How Long Does Drip Irrigation Take to Install?

The installation of a 100-foot drip irrigation system takes 4 to 6 hours. This includes the time needed to connect the system to an external faucet or water source, check and adjust the emitters, and turn on the system. 

Preparing a plan beforehand can make the installation process much easier, ensuring you have all the tools and components needed for the system you want to install. 

Does Drip Irrigation Add to Value to Your Home?

Installing a drip irrigation system can definitely add value to your home. Gardens and lawns that are watered efficiently look fresh and healthy, increasing your home‘s curb appeal. Potential buyers find this highly appealing, making it easier to sell your house quickly. 

However, it should be kept in mind it doesn’t necessarily increase the appraisal price, which typically depends on local market conditions.  

DIY vs. Hiring a Professional

Drip irrigation system and drippers in flower pot with rose plants

Whether a drip irrigation system is professionally installed or done as a DIY project can significantly affect its cost.

For example, compared to DIY, hiring a professional to install your drip system costs you four times more. But since the proper installation of a drip system is essential, it might be best to consider hiring a professional.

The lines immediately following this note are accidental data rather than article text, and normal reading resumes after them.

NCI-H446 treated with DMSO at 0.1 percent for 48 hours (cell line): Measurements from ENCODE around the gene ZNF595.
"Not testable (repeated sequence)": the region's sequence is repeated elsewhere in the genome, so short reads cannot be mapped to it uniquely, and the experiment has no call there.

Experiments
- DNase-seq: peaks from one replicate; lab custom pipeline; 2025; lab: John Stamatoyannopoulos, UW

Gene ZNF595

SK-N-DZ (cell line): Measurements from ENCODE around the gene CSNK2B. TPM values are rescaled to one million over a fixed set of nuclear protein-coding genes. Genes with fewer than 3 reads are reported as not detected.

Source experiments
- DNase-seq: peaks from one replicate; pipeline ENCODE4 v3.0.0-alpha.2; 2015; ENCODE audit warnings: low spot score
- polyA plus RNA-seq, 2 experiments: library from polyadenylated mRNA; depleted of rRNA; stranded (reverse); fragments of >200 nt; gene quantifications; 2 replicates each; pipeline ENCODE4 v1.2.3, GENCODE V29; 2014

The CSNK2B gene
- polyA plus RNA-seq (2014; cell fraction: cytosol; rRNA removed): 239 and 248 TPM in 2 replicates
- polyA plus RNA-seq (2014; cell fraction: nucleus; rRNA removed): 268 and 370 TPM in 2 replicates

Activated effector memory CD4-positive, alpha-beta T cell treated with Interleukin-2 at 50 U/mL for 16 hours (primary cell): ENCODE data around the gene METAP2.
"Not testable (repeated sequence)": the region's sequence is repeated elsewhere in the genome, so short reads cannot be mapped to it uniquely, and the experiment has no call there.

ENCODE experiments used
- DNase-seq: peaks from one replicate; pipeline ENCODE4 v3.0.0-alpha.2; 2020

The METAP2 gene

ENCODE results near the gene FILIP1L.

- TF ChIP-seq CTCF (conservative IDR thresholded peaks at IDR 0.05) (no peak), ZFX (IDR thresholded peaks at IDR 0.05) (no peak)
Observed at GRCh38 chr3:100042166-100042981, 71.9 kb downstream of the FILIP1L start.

An above-ground drip irrigation system can be installed as a DIY task, as it doesn’t require much experience—just the ability to follow instructions and a few hours. 

Most DIY drip irrigation installation kits come with clearly written instructions that are easy to follow, while many manufacturers offer video tutorials on their sites. Watching these tutorials a couple of times can help in the proper installation of the system.

DIY Tips

Following are some tips that will help in the DIY installation:

  • Place the tubing in the sun before installation for increased flexibility.
  • Install a backflow preventer to ensure your home’s main water supply is not contaminated.
  • Make a boundary around tight curves using vinyl tubing, while polyethylene tubing should be used for other areas.
  • Ensure that the combined length of laterals and mains is not more than 400 feet.
  • Group plants with different watering needs into zones.
  • Remember that sandy soils need increased water flow, while emitters should be adjusted to drip slowly for clay soils.